Exploring Words in the Digital Transformation
Tools and Approaches for the study of Lexis and Phraseology in Evolving Discourse Domains

The members of the CLAVIER Board (Corpus and Language Variation in English Research), in collaboration with Unimore research groups Lexi-Term and CAP (Professional and Academic Communication), are pleased to announce the 2021 CLAVIER conference, to be held at the University of Modena and Reggio Emilia from November 18th to November 19th. The theme is: Exploring Words in the Digital Transformation: Tools and Approaches for the study of Lexis and Phraseology in Evolving Discourse Domains.

  • Call for papers

The role of the lexicon has been analyzed from the perspective of different theories of language in the 20th and 21st centuries, ranging from structuralist and generative approaches to more recent cognitively oriented studies of word semantics in context. One of the most passionately debated issues in the linguistic literature continues to be whether words have a decontextualized and stable meaning core or a number of more or less nuclear senses that emerge on the basis of the company they keep with other words. The Firthian tradition has provided a foundation for the newly emerging tradition of corpus-driven empirical lexicology, showing that linguists’ appeal to their intuitions for the definition of word meanings is simply not enough and that the observation of actual usage is necessary. Therefore, our objective is to give real evidence of how we use words, phrases and constructions, both in writing and in speech, in various discourse domains and as a result of the digital transformation.

The digital transformation has certainly had an impact on methodological and theoretical approaches to the study of lexis and phraseology. Corpus tools have greatly contributed to the development of lexicography, lexicology and lexico-semantics in particular, with attention to extended units of meaning, lexico-grammatical approaches and focus on patterns and constructions, to name just a few.

The impact of the digital transformation has also been profound on communication itself. The study of digital discourse has often highlighted elements of innovation and creativity in language use, as well as in the language repertoires of participants (often crossing the borders of languages), thus adding new perspectives to studies on diversity in discourse and variation in language. The extended participation framework of web discourse has opened the way for new communicative situations and wider impact of the ideological dimension of words, for example in the social media. Digital discourse studies have also most clearly highlighted the need to look at the multimodal and multimedia nature of communication on the Web and at the new developments of AI in online interaction.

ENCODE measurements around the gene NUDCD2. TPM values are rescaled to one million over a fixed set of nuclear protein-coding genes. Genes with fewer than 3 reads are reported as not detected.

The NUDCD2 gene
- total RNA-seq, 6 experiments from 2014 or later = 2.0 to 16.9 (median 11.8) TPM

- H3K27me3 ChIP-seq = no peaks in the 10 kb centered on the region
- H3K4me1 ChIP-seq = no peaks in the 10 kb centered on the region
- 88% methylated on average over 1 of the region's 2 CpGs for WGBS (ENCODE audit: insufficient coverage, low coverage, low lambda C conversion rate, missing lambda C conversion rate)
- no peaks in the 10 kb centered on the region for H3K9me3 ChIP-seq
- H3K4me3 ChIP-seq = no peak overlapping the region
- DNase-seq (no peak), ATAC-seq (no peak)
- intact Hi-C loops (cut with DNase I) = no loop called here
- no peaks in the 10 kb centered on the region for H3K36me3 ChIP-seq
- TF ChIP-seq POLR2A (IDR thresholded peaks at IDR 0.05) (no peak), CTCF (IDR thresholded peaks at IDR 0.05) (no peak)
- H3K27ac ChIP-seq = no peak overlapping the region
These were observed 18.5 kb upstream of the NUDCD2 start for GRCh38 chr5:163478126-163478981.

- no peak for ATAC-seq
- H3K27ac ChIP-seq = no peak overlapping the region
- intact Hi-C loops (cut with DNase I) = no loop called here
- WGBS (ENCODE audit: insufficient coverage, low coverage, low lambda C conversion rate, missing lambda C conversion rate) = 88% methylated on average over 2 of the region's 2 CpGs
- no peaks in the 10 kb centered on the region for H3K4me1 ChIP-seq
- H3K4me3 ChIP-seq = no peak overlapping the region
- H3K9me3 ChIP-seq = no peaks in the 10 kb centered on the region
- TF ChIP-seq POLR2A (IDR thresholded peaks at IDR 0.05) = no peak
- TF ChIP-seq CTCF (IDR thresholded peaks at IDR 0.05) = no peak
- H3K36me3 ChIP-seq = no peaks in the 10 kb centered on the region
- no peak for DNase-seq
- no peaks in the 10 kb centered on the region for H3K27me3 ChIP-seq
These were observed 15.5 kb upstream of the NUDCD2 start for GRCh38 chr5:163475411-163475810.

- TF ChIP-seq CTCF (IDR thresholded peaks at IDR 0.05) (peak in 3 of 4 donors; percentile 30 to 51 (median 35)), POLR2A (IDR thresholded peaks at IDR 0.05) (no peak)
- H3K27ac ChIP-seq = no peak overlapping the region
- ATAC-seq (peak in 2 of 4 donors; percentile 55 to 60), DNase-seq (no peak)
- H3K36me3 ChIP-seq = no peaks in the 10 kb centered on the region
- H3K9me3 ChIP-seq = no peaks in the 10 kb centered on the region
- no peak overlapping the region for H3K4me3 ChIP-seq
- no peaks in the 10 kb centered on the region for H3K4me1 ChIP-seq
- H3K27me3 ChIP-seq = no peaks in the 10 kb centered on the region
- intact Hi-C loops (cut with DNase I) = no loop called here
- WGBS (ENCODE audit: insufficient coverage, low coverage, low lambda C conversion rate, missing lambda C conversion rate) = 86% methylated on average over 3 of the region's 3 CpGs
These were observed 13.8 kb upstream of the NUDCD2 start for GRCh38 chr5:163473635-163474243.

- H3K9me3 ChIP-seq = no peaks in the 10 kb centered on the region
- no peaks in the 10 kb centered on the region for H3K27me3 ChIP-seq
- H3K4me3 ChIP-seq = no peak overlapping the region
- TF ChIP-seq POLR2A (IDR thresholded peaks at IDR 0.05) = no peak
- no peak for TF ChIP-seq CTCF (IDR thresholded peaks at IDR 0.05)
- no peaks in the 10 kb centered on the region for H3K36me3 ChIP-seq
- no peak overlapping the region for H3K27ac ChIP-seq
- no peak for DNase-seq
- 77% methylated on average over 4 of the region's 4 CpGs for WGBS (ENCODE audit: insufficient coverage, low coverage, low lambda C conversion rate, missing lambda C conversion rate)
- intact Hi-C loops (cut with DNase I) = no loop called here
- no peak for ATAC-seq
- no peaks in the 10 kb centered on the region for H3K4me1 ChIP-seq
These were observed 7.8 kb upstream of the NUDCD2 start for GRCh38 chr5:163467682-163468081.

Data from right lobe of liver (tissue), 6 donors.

The Conference aims to gather research experiences and findings on these topics from scholars working on different natural languages and addressing different fields of general language and specialized discourse. The talks will address the intense change taking place in the evolving digital media, with new forms of participation and contribution, or will pay attention to the tools offered by the digital transformation for the study of lexis and phraseology both past and present.

Papers are welcome using any of the suggested research perspectives and methodologies (but do not need to be restricted to these).

  • Lexicology: Models and approaches
    • Digital tools and resources for lexicology, lexicography, specialized lexicography and terminology
    • Case studies on specialized domains or genres
    • Lexical studies between specialized lexis and popularization
    • General and specialized language in the digital world
    • Tools and approaches to lexical and phraseological variation
    • The impact of web discourse on language use: innovation and creativity
    • Word, image, sound: digital discourse and multimodality
    • Words, ideology and power in digital discourse
    • Lexis in digital discourse studies and genre analysis
    • Lexis, phraseology and diachronic variation
    • Comparative/contrastive variation in lexis and phraseology
    • Social/cognitive information processing strategies
    • Information structure and cognition
    • Interdisciplinary issues

The Conference will take place online, given the current uncertainty about travelling the near future.

This is one of a series of events sponsored by the departmental “Project of Excellence” on Digital Communication, funded by the Italian Ministry of University and Research.

Invited speakers

  • Annalisa Baicchi (Università di Genova)
  • Ines Bose (Martin-Luther-Universität Halle-Wittenberg)
  • Roberta Facchinetti (Università di Verona)
  • Paolo Frassi (Università di Verona)
  • Nelya Koteyko (Queen Mary University of London)
  • José Francisco Medina Montero (Università di Trieste)
  • Julien Longhi (CY Cergy Paris Université)
  • Ruth Page (University of Birmingham)

Conference Language: English, French, German, Spanish.

Scientific Committee

Marina Bondi, Nicholas Brownlees, Paola Catenaccio, Silvia Cacchiani, Daniela Capra, Belinda Crawford, Marina Dossena, Daniele Franceschi, Giuliana Garzone, Ulrike Kaunzner, Denise Milizia, Adriana Orlandi, Giuseppe Palumbo, Anna Franca Plastina, Franca Poppi, Chiara Preite, Rita Salvi

Organizing Committee

Marina Bondi, Silvia Cacchiani, Daniela Capra, Daniele Franceschi, Ulrike Kaunzner, Chiara Preite, Judith Turnbull

CLAVIER 21 Programme